The Supreme Court on Thursday upheld the conviction of Bollywood actor Sanjay Dutt under the Arms Act in the 1993 Mumbai serial blasts case and sentenced him to jail for five years. He was directed to surrender in four weeks to serve his remaining term of about three-and-a-half years.
A Bench of Justices P. Sathasivam and B.S. Chauhan gave the verdict on a batch of appeals filed by the convicts and the Maharashtra government against the judgment of the Terrorists and Disruptive Activities (Prevention) Act court.
The Bench convicted Sanjay Dutt of illegally possessing weapons in a notified area, but reduced by a year the six-year sentence awarded by the TADA court.
Writing the main judgment, Justice Sathasivam said: “It has been contended that since the confession of the appellant has been retracted, it is not trustworthy and it would not be safe to place reliance upon it.” [But] ‘it is settled law that a voluntary and free confession, even if retracted later, can be relied upon.” In the case of Sanjay Dutt, “the retraction statement was not made at the first available opportunity. After the recording of his confession, within 10 days, the accused was released on bail by the [Bombay] High Court and he remained free for a considerable period of time.”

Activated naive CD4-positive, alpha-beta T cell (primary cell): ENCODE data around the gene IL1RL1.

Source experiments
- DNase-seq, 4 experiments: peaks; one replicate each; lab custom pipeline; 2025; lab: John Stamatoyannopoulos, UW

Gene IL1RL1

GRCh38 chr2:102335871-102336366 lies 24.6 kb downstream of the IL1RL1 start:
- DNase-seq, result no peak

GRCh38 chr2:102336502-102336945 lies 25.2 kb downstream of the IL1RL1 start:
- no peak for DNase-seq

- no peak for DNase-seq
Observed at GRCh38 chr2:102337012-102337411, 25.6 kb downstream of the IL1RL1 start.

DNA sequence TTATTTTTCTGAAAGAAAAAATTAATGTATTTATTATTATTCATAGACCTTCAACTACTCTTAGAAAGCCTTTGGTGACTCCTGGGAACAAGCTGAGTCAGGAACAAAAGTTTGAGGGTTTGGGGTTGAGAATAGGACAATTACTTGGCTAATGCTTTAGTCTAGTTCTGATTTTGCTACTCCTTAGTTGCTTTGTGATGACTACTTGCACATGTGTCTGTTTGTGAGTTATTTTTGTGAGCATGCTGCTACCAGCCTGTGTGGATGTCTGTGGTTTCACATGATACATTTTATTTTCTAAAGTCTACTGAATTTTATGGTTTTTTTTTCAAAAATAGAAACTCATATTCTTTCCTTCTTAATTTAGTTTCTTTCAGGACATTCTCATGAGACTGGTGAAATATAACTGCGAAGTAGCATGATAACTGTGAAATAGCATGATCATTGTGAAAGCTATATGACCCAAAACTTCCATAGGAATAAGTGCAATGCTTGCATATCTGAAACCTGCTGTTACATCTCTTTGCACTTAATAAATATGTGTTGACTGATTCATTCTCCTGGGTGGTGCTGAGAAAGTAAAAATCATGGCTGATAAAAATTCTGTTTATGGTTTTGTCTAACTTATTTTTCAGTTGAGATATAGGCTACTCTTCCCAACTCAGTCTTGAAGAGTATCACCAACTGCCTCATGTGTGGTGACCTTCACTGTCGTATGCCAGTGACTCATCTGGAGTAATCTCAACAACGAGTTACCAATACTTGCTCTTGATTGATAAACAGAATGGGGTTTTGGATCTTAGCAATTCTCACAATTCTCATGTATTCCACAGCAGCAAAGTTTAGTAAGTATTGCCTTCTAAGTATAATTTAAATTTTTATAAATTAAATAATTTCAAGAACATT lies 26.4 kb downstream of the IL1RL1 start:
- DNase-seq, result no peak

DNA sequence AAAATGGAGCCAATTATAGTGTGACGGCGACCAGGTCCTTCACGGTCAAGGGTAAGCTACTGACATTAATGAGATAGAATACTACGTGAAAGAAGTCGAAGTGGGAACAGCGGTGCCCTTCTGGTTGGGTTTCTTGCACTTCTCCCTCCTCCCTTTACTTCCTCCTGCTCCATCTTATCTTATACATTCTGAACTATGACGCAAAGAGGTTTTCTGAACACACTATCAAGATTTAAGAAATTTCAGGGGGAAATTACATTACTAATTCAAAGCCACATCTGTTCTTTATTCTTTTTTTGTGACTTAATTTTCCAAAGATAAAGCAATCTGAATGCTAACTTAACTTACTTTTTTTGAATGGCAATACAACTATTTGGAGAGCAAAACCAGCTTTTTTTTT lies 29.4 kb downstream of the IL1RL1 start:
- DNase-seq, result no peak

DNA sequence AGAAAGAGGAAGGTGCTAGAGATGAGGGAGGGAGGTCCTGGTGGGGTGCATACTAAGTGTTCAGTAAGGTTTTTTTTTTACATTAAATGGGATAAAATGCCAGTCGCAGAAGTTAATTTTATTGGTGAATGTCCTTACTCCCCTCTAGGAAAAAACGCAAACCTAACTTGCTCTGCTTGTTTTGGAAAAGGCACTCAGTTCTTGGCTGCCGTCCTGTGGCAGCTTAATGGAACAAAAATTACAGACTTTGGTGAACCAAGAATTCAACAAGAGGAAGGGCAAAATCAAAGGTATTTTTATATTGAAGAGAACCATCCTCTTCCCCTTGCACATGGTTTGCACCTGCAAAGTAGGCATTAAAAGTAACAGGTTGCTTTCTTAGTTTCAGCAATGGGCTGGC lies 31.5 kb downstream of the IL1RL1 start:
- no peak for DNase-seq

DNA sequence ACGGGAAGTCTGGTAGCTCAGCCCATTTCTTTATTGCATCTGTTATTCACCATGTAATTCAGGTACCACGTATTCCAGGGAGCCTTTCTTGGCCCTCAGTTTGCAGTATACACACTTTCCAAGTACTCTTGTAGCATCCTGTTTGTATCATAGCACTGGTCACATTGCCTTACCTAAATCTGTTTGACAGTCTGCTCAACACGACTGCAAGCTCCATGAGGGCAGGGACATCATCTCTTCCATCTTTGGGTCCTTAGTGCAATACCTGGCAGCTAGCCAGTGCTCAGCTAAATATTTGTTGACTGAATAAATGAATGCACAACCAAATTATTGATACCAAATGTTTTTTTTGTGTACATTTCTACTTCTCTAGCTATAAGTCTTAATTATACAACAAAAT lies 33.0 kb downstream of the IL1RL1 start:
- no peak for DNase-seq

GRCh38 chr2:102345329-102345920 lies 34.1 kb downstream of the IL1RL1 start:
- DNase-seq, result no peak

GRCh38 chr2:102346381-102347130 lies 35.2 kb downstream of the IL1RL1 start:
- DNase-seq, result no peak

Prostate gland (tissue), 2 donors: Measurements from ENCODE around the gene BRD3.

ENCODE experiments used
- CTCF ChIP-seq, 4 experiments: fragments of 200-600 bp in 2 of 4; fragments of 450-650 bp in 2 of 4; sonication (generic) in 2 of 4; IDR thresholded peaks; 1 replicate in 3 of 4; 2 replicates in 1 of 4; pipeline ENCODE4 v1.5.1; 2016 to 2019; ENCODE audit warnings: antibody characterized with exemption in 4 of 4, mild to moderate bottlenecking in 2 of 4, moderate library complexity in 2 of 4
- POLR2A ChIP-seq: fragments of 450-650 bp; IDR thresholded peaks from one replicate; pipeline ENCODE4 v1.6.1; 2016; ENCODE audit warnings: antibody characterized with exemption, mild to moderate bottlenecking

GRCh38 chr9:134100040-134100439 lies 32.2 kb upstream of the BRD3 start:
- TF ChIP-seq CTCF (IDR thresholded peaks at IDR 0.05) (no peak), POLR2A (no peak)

Explaining the scope of confession statements, the judge said: “Since the knowledge of the details of such terrorist conspiracies remains with the people directly involved and it is not easy to prove the involvement of all conspirators, the confessional statements are reliable pieces of evidence.”
The Bench said the designated court took a view on the basis of Sanjay Dutt’s own confession that the weapons were acquired not for any terrorist activity but for self-defence. “Therefore acquittal was recorded in respect of the charge under Section 5 of the TADA. We are in agreement with the conclusion arrived at by the Designated Court. The fact remains that he was acquitted of those charges, and … the CBI has not filed an appeal against the same. The designated court convicted him of the offences under Sections 3 and 7, read with 25(1-A) and (1-B) (a), of the Arms Act.”
Dutt said he had no previous involvement or conviction prior to the one in 1993. He said he had been actively involved in an AIDS charity and raised funds for free treatment of poor patients, besides visiting the hospitals/centres. He said he was on the Board of Directors of Save the Children Foundation and was helping in raising funds for children, “who are needy, orphaned and destitute, as their Brand Ambassador for a long time, even prior to his being charged in this case,” and pleaded for the benefit of Section 4 of the Probation of Offenders Act.
The Bench said the object of the Act was to prevent offenders from becoming obdurate criminals because of their association with hardened criminals. Though nothing much could be done for hardened criminals, stress was laid on reforming offenders not guilty of serious offences and on preventing their association with hardened criminals. It was, therefore, provided that offenders should not be sent to jail, except in certain circumstances.
“The circumstances and nature of the offence, as analysed and discussed above, are so serious… that they do not warrant the appellant the benefit of the provisions of the Probation of Offenders Act. However, taking note of various aspects, we reduce the sentence to [the] minimum period, viz., from 6 to 5 years,” the Bench said.
From the archive